GUERRERO DECREE. The Guerrero Decree, which abolished slavery throughout the Republic of Mexico except in the Isthmus of Tehuantepec, was issued by President Vicente R. Guerrero on September 15, 1829. Guerrero may have acted under the influence of José María Tornel, who hoped the decree would be a check on American immigration, or he may have issued it as a personal measure because his enemies accused him of being partly of African descent. The decree reached Texas on October 16, but Ramón Músquiz, the political chief, withheld its publication because it was in violation of the colonization laws, which guaranteed the settlers security for their persons and property. The news of the decree did alarm the Texans, who petitioned Guerrero to exempt Texas from the operation of the law. On December 2 Agustín Viesca, secretary of relations, wrote the governor of Texas that no change would be made respecting the slaves in Texas. Though the decree was never put into operation, it left a conviction in the minds of many Texas colonists that their interests were not safe.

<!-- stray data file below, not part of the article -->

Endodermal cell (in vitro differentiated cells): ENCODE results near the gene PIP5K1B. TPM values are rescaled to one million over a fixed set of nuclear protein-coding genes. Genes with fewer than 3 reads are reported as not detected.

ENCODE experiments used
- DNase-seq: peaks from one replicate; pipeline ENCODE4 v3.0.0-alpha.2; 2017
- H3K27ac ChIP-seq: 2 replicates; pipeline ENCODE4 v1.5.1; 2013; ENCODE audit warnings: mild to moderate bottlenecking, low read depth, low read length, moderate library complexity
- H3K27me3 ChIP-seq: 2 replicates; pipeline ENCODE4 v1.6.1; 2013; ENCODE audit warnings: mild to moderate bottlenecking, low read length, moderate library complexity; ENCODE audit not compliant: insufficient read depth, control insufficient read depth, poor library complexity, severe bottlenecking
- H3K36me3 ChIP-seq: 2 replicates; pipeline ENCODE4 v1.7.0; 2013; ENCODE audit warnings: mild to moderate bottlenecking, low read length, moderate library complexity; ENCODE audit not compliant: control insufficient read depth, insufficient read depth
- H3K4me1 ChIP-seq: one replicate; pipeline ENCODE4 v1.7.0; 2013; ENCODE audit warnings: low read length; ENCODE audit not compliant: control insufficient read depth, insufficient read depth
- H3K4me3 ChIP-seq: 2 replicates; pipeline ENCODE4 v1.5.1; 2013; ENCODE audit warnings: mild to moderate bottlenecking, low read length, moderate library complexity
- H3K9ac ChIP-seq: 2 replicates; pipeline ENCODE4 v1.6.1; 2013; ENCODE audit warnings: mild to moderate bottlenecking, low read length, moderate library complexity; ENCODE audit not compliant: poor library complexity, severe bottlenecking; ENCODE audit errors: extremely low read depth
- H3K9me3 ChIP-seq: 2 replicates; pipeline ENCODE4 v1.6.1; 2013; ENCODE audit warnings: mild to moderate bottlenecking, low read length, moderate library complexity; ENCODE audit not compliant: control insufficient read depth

Image Use Disclaimer
All copyrighted materials included within the Handbook of Texas Online are in accordance with Title 17 U.S.C. Section 107 related to Copyright and “Fair Use” for Non-Profit educational institutions, which permits the Texas State Historical Association (TSHA), to utilize copyrighted materials to further scholarship, education, and inform the public. The TSHA makes every effort to conform to the principles of fair use and to comply with copyright law.
For more information go to: http://www.law.cornell.edu/uscode/17/107.shtml
If you wish to use copyrighted material from this site for purposes of your own that go beyond fair use, you must obtain permission from the copyright owner.
The following, adapted from the Chicago Manual of Style, 15th edition, is the preferred citation for this article.Handbook of Texas Online, Robert Bruce Blake, "GUERRERO DECREE," accessed April 08, 2020, http://www.tshaonline.org/handbook/online/articles/ngg01.
Uploaded on June 15, 2010. Published by the Texas State Historical Association.